Civil Engineering Almanac – Original Tay Bridge opens

This week in civil engineering history: On June 1, 1878, the first railroad bridge over the Firth of Tay between Dundee and Wormit, Scotland, was opened for passenger traffic.

Several proposals to construct a bridge across River Tay date to at least 1854. Royal assent was given to the North British Railway Tay Bridge Act in July 1870 and a foundation stone was laid one year later. The bridge was designed by engineer Thomas Bouch. During the 1850s and 1860s, Bouch gained experience in Northern England and Scotland designing more than 100 miles of railway, including over 100 bridges.

Bouch was also known for his design of train ferries, ships that were purpose-built to carry railway vehicles. He designed custom-built ferries with railway lines and matching harbor facilities at each end to allow the rolling stock to easily enter and exit the craft. He introduced the first roll-on/roll-off train ferry service in the world.

By the 1870s, Bouch was authorized to design bridges for crossings at both the Firth of Tay and the Firth of Forth. For the Tay, Bouch designed a lattice-grid structure, combining cast and wrought iron. The design was not novel, having been used first in the Crumlin viaduct in South Wales in 1858, following the innovative use of cast iron in The Crystal Palace. The engineering details on the Tay Bridge were considerably simpler, lighter, and cheaper than on the earlier viaducts.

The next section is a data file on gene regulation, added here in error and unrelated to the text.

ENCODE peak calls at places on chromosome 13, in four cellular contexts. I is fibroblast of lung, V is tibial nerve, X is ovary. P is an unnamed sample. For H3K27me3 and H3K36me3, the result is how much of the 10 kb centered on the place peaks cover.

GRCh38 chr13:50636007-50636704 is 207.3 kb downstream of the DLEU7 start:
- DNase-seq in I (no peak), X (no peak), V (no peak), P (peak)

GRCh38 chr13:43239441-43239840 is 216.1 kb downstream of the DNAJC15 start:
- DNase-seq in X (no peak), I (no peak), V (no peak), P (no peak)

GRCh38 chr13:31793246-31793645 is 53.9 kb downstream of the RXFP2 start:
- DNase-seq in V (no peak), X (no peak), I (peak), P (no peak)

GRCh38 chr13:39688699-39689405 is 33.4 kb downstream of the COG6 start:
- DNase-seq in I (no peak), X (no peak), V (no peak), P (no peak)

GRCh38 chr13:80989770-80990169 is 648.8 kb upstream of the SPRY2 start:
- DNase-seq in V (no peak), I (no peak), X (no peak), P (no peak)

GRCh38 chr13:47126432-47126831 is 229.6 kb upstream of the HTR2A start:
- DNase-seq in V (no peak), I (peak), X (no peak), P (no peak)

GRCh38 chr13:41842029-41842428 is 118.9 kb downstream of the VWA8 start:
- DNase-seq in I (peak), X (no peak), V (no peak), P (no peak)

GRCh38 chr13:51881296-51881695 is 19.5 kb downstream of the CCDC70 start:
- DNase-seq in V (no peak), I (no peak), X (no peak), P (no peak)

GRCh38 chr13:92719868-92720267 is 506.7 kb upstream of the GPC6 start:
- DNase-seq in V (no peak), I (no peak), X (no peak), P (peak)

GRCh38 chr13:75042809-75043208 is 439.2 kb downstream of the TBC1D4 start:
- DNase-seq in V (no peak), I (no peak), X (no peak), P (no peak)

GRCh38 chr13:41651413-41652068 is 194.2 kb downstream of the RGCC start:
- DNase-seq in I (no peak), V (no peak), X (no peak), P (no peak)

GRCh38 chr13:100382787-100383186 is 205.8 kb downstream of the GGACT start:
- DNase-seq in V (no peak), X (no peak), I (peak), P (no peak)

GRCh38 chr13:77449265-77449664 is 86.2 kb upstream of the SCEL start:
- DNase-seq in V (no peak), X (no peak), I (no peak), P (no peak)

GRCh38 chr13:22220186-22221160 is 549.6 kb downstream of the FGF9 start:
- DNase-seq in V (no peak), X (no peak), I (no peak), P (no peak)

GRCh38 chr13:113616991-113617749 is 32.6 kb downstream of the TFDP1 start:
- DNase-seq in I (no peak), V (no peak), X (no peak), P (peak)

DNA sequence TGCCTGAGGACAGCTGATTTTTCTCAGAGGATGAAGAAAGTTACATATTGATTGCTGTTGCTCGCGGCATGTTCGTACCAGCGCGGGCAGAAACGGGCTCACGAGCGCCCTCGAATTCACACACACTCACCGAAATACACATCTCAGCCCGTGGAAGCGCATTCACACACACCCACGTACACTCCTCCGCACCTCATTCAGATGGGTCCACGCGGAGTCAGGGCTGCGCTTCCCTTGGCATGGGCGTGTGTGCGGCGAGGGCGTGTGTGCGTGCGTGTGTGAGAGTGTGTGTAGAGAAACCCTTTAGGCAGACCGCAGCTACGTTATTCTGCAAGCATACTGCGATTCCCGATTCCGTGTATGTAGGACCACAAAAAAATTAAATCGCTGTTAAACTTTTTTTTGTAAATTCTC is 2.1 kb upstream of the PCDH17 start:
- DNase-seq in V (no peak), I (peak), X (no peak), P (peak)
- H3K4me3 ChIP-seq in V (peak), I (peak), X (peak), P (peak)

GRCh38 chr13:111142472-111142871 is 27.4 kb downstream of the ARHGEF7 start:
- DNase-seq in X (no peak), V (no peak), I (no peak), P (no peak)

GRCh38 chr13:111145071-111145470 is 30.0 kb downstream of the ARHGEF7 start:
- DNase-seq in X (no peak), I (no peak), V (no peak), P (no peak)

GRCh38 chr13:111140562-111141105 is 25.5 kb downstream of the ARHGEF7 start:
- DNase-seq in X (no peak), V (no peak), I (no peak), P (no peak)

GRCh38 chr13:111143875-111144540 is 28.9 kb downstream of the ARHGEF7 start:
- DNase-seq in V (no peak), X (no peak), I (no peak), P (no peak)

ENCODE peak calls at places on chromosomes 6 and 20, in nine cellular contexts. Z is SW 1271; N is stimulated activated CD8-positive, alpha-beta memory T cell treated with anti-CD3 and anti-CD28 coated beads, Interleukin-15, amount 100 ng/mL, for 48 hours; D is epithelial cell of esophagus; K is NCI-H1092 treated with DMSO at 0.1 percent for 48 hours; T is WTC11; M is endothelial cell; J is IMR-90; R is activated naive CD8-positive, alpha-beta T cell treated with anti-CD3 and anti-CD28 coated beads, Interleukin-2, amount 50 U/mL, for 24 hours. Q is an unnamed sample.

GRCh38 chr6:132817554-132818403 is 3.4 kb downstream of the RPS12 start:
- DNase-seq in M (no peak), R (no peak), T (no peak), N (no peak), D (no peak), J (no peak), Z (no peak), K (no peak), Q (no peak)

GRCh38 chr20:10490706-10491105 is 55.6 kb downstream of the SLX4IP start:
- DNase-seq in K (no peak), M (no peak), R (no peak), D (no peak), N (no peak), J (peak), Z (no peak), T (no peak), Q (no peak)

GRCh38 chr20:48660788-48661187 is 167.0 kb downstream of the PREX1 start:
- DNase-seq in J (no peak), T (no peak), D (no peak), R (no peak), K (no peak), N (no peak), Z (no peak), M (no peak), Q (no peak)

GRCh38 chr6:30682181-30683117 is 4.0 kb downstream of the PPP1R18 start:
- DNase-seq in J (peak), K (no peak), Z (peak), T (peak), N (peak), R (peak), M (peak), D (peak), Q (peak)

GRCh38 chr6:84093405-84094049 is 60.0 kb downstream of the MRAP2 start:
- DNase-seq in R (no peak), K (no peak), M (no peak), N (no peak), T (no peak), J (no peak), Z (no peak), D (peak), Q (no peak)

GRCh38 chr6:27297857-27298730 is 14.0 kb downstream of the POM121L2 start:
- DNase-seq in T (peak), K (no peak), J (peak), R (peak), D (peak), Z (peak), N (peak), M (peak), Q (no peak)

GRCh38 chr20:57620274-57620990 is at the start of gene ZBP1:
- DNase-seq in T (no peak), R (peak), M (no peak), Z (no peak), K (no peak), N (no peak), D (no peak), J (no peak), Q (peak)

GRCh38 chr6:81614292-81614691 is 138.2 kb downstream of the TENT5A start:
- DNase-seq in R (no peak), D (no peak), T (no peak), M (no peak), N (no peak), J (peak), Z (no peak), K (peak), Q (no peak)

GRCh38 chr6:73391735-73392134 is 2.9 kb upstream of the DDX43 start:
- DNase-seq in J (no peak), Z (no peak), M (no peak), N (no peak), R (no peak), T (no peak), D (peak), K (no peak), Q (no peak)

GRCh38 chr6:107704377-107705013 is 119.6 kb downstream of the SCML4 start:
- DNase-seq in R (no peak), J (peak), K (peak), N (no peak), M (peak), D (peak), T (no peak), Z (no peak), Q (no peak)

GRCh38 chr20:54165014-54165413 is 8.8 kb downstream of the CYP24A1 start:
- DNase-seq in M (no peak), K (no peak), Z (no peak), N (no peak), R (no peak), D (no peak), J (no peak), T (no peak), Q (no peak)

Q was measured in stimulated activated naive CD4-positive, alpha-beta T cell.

With construction started in July 1871, the Tay Rail Bridge opened for service June 1, 1878. It was among the longest bridges in the world. Queen Victoria crossed the bridge a year later, and Bouch was knighted for his service. However, the acclaim was short-lived. Just 19 months after its opening, the Tay Bridge catastrophically failed on Dec. 28, 1879, taking 75 lives, including Bouch’s son-in-law.

An inquiry concluded that the collapse was a result of defects in design, construction, and maintenance, all of which were attributed to Bouch. His project at the Firth of Forth bridge was canceled and a different design was commissioned. Construction on a new Tay Bridge began in 1883 and was completed in 1887. Sir Thomas Bouch died at the age of 58 on Oct. 30, 1880, less than a year after the Tay Bridge disaster.

Reuben Hull, P.E., PMP, M.ASCE, is civil regional manager for LaBella Associates in Albany, New York, and a self-made historian who has penned numerous articles on civil engineering history. An active ASCE member, Hull is a corresponding member and former chair of the History and Heritage Committee, serves as vice president of the Mohawk-Hudson Section, served as president of the New Hampshire Section, 1999-2000, and was named New Hampshire Young Engineer of the Year in 1997.

Follow his daily Civil Engineering Almanac series on Twitter: @ThisDayInCEHist.

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